Okay, Marisa. I tell myself as I watch my students walk out of my first period class. Hold it together. Don’t cry. You are fine. Everything will be fine. You can do this.
“Have a good day!” Is what I actually say, praying the kids don’t hear my voice crack a little at the end. Keep it together. Keep it together. I’m willing myself to hold back tears. First period didn’t go as planned, in fact, it went a little south. Now, I’ve always been hard on myself, so I realize that my class period probably wasn’t as terrible and dramatic as I was thinking it was—but I was almost finished with my first student teaching placement. I wanted to feel confident…not like I couldn’t control my classroom.
My first period had started with its usual grumbles and mumbles. A student who often gives me trouble was giving me grief about Tuesdays with Morrie, asking if we would ever be done because he just haaateddddd it. On a typical day, I ignore him. I usually ignore him. I’ll say a comment or two to shut him up, then I’ll redirect and continue on with class as if nothing happened. This works most days, but today, for whatever reason, was different.
My troublesome boy turned to face his classmates, started chatting, and blatantly ignored my directions. I tried again. I redirected, called him out and asked him to open his book, and after waiting a minute or two for everyone to be at the same page, I began reading. This student, on and off, was making under-his-breath comments. He spoke out a few times. And then he outwardly complained and even swore as I passed out a short sheet of three comprehension questions. “Wait, we actually had to pay attention while you read?”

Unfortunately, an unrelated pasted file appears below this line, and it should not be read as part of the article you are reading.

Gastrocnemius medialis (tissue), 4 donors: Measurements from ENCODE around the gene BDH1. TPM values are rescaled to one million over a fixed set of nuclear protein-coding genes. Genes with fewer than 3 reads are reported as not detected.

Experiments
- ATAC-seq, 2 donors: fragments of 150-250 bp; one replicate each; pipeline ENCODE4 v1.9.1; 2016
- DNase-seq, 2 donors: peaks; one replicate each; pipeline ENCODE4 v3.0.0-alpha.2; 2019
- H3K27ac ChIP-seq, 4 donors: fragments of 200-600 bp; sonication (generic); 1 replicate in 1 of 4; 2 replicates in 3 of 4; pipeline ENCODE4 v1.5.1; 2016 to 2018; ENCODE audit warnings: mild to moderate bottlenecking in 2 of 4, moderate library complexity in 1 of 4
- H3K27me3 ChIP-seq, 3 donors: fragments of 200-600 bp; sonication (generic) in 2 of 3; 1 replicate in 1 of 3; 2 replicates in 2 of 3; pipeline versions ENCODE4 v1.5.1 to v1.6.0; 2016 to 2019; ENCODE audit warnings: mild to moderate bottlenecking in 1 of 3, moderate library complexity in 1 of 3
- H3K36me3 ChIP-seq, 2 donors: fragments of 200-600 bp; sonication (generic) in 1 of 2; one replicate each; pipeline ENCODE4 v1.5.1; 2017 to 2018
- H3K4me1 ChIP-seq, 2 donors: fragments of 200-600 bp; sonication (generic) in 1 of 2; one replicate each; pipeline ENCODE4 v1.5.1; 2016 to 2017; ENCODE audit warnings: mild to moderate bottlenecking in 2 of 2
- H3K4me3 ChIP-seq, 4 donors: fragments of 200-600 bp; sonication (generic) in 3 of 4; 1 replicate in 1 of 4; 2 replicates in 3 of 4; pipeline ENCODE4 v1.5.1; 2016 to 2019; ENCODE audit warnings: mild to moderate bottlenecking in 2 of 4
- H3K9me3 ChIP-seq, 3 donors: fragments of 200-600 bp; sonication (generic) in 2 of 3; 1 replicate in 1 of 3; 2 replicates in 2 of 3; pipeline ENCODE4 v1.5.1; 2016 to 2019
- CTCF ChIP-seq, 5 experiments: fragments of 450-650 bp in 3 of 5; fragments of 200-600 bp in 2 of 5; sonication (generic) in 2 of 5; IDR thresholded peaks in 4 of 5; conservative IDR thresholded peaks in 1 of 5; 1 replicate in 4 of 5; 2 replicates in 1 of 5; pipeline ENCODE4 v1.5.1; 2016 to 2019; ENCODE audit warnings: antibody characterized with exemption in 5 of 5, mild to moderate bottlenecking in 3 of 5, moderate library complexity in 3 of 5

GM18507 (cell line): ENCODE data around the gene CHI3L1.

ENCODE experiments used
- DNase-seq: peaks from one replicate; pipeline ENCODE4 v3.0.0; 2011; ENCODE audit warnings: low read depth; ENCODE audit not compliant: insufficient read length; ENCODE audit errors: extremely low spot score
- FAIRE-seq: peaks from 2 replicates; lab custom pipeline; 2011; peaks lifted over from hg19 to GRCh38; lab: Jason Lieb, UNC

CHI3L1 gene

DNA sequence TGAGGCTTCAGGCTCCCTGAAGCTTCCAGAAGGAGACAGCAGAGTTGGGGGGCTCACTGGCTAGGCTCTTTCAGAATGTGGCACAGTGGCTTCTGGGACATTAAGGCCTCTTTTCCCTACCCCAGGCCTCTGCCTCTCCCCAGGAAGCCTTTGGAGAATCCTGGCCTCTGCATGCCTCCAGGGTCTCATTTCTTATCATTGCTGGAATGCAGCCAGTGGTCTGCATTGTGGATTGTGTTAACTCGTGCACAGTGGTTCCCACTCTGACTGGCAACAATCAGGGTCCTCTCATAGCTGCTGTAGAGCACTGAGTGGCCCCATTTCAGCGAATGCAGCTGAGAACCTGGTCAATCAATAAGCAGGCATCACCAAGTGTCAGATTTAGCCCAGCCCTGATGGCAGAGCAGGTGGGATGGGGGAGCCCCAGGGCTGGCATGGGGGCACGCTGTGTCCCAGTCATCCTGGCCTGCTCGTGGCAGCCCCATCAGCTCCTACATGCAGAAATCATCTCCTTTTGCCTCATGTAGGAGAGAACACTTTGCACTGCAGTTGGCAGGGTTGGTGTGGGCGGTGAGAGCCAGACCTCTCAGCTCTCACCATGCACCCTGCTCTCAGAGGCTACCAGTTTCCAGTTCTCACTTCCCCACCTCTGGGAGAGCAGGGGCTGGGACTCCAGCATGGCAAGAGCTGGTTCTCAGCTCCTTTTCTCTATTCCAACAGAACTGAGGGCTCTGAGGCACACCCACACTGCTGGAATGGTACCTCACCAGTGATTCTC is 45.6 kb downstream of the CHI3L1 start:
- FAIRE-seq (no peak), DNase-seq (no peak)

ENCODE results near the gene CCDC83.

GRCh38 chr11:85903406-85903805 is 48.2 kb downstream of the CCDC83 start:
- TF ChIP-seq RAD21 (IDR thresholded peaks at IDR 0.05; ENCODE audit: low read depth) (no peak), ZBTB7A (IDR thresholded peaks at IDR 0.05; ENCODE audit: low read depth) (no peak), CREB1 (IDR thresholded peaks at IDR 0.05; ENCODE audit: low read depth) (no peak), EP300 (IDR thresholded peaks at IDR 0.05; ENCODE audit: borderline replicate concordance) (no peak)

I ignored him, refocused the class, and explained the questions. I said that any talking would not be accepted. I said this again, a few minutes later, when a few students started whispering. When it happened again, I used my ‘I’m-Not-Messing-Around-Voice,’ which shut them up for at least a few minutes.
My troublesome boy, however, kept chatting on and off for the remainder of the period–speaking out of turn, goofing around, just being distracting. I was fed up!
I was on my own for a day, and with a substitute sitting in the back of the room observing. After class, I pulled my student aside and talked to him about his behavior. He was cocky and still rude, but I thought I got the point across.
After he left, I talked to the sub, who expressed her opinion on kicking him out of the classroom. I can’t say I agree, but she a good perspective.
I was so frustrated with I felt was a loss of control of the classroom. I had come too far in the last seven weeks to feel like I had taken steps back! I held back tears as I prepared for the next class period.
Now that I’m reflecting, a full twenty-four hours later, and after having a wonderfully on-task, productive first hour class, I realized one very important thing I need to remember on my difficult days: It’s just a bad day. I’m not a bad teacher.
I’m going to have my days where the class gets a little rowdy. I’m going to have students that don’t want to do what I’m asking them to do. I’m going to have days where I can’t get my points across, when students don’t want to sit in their assigned seats, where everyone’s talkative, and when I might just want to cry. But I’m not a bad teacher. And I can do this.
So as I move forward into next week, I need to remember to calm down, not worry too much, and know that I’ll have ups and downs in every classroom, in every placement, and with every job. They’re just bad days. I’m not a bad teacher.